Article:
Richard Arkwright, the genius of the Industrial Revolution, was born in Preston, one of 13 children of a desperately poor family, and it was in Preston he set up his famous spinning frame, the first machine that could produce cottonthread of suffi- cient tenuity and strength to be used as warp. The Horrocks family, also self-made, built five big factories in Preston ad provid- ed thousands of jobs, and it was Horrockses who were sent to Westminster to 'say nowt' — Prestonians had hard heads in those days. They also had spacious, generous spirits, expressed in soaring monuments to the aspirations of man and the glory of God. Preston is full of interesting buildings but it also has two of the grandest in the whole north of England. You would have to go a long way before you found anything more remarkable than the Harris Institute in the Market Place, in whose magnificent library I first studied the history of art.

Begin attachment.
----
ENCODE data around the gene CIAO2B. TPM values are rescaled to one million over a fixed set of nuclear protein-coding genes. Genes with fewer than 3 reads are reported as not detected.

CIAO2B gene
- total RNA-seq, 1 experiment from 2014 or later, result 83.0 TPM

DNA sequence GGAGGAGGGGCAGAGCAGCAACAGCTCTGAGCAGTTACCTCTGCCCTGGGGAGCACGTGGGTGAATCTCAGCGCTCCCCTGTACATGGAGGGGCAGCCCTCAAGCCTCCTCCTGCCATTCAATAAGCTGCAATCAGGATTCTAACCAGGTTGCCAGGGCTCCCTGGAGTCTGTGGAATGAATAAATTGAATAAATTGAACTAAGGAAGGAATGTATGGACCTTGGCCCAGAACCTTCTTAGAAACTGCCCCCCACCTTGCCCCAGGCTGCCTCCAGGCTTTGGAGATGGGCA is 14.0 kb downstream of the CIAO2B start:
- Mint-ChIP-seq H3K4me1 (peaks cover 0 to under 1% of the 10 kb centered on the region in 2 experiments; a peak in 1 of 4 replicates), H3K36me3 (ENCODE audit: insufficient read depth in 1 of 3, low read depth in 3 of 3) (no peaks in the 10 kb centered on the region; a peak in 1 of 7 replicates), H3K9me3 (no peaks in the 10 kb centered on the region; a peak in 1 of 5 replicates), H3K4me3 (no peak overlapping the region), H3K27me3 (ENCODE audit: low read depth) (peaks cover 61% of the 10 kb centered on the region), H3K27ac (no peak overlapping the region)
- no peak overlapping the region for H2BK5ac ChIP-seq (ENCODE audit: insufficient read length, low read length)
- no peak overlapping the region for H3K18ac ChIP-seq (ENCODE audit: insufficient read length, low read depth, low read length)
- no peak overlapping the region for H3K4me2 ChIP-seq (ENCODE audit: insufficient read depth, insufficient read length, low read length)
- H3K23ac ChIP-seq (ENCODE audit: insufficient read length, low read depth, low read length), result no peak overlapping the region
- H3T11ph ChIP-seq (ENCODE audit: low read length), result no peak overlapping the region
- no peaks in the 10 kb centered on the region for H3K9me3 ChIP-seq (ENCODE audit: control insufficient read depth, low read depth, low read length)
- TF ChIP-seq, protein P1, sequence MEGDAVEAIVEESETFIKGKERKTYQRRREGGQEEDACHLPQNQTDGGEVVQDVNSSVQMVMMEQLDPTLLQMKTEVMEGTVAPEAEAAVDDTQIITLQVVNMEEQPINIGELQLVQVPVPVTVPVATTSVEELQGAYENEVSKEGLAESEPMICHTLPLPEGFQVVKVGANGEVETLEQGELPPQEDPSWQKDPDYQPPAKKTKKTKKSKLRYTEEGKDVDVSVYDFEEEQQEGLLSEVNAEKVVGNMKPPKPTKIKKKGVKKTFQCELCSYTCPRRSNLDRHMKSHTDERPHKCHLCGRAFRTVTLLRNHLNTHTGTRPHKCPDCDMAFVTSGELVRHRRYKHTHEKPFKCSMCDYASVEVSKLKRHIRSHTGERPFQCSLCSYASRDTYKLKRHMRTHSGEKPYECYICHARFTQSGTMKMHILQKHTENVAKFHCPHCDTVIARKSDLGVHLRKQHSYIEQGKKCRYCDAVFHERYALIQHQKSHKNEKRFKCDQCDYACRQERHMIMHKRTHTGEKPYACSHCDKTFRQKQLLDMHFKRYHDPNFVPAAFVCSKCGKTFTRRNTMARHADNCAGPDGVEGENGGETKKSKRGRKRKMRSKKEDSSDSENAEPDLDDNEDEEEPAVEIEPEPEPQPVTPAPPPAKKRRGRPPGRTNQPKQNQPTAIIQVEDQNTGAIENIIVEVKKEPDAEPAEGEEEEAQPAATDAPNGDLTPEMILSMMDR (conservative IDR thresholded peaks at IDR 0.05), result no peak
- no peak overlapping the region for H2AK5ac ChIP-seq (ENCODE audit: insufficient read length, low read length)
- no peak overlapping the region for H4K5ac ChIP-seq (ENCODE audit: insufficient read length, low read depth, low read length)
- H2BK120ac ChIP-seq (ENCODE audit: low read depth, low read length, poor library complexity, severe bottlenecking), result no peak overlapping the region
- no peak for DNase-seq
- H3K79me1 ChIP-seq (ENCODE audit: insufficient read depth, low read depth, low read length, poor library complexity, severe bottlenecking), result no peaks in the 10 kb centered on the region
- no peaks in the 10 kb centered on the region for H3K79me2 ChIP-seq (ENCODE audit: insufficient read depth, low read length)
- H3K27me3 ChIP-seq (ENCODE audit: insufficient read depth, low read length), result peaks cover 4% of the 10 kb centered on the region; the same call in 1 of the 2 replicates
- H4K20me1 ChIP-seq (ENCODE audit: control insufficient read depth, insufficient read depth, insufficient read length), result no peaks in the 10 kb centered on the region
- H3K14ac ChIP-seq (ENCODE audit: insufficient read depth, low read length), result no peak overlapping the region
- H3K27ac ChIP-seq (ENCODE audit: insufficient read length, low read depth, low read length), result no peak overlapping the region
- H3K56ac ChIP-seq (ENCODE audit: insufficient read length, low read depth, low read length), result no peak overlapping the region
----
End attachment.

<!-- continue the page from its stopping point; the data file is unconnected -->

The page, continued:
Old Harris was a close, money-grubbing man, but when he died in 1877 he left near- ly half a million — a vast sum then — to be spent on culture, and the town forked out £80,000 of it to put up this huge classical pile, just as good as the far more celebrated St George's Hall in Liverpool. It is a real palace of the people, full of Ionic and Doric columns, Greek inscriptions, copies of sculptures from the Elgin Marbles and the frieze at Bassae, a place of resounding footsteps on marble, vast enfilades and Piranesi-like spaces. All is devoted pur- posefully to the acquisition of real knowl- edge and the enjoyment of high art — not a lesbian creche in sight.